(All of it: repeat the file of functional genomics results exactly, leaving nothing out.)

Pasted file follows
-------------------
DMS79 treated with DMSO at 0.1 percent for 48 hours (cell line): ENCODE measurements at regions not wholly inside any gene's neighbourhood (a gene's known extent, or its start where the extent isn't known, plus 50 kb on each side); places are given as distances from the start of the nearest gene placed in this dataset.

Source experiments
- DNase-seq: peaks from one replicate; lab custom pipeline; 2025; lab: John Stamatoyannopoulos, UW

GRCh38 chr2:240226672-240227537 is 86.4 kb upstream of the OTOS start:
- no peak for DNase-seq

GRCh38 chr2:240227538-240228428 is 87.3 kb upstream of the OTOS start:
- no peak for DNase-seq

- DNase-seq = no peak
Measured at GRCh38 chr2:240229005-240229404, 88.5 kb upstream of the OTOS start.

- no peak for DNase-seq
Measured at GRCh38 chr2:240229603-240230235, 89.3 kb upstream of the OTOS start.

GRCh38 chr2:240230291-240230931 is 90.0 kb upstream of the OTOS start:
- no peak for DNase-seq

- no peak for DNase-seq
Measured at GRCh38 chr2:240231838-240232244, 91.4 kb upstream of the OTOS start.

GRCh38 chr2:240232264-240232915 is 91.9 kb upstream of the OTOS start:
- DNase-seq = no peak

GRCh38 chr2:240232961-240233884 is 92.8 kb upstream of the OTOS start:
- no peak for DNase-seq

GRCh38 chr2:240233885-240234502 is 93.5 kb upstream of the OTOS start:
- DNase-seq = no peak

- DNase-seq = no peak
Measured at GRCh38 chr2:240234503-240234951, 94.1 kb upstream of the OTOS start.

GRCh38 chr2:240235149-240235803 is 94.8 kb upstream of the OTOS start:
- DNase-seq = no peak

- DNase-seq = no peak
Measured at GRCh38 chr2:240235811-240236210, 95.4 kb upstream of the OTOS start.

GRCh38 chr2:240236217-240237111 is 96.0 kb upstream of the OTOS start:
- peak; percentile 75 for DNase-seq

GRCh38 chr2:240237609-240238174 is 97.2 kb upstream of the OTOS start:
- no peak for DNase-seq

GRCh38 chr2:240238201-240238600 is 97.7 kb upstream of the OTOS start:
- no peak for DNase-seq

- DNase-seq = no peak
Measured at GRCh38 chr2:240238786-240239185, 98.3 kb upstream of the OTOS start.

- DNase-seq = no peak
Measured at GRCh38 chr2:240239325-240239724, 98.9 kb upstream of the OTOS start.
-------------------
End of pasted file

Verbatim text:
DMS79 treated with DMSO at 0.1 percent for 48 hours (cell line): ENCODE measurements at regions not wholly inside any gene's neighbourhood (a gene's known extent, or its start where the extent isn't known, plus 50 kb on each side); places are given as distances from the start of the nearest gene placed in this dataset.

Source experiments
- DNase-seq: peaks from one replicate; lab custom pipeline; 2025; lab: John Stamatoyannopoulos, UW

GRCh38 chr2:240226672-240227537 is 86.4 kb upstream of the OTOS start:
- no peak for DNase-seq

GRCh38 chr2:240227538-240228428 is 87.3 kb upstream of the OTOS start:
- no peak for DNase-seq

- DNase-seq = no peak
Measured at GRCh38 chr2:240229005-240229404, 88.5 kb upstream of the OTOS start.

- no peak for DNase-seq
Measured at GRCh38 chr2:240229603-240230235, 89.3 kb upstream of the OTOS start.

GRCh38 chr2:240230291-240230931 is 90.0 kb upstream of the OTOS start:
- no peak for DNase-seq

- no peak for DNase-seq
Measured at GRCh38 chr2:240231838-240232244, 91.4 kb upstream of the OTOS start.

GRCh38 chr2:240232264-240232915 is 91.9 kb upstream of the OTOS start:
- DNase-seq = no peak

GRCh38 chr2:240232961-240233884 is 92.8 kb upstream of the OTOS start:
- no peak for DNase-seq

GRCh38 chr2:240233885-240234502 is 93.5 kb upstream of the OTOS start:
- DNase-seq = no peak

- DNase-seq = no peak
Measured at GRCh38 chr2:240234503-240234951, 94.1 kb upstream of the OTOS start.

GRCh38 chr2:240235149-240235803 is 94.8 kb upstream of the OTOS start:
- DNase-seq = no peak

- DNase-seq = no peak
Measured at GRCh38 chr2:240235811-240236210, 95.4 kb upstream of the OTOS start.

GRCh38 chr2:240236217-240237111 is 96.0 kb upstream of the OTOS start:
- peak; percentile 75 for DNase-seq

GRCh38 chr2:240237609-240238174 is 97.2 kb upstream of the OTOS start:
- no peak for DNase-seq

GRCh38 chr2:240238201-240238600 is 97.7 kb upstream of the OTOS start:
- no peak for DNase-seq

- DNase-seq = no peak
Measured at GRCh38 chr2:240238786-240239185, 98.3 kb upstream of the OTOS start.

- DNase-seq = no peak
Measured at GRCh38 chr2:240239325-240239724, 98.9 kb upstream of the OTOS start.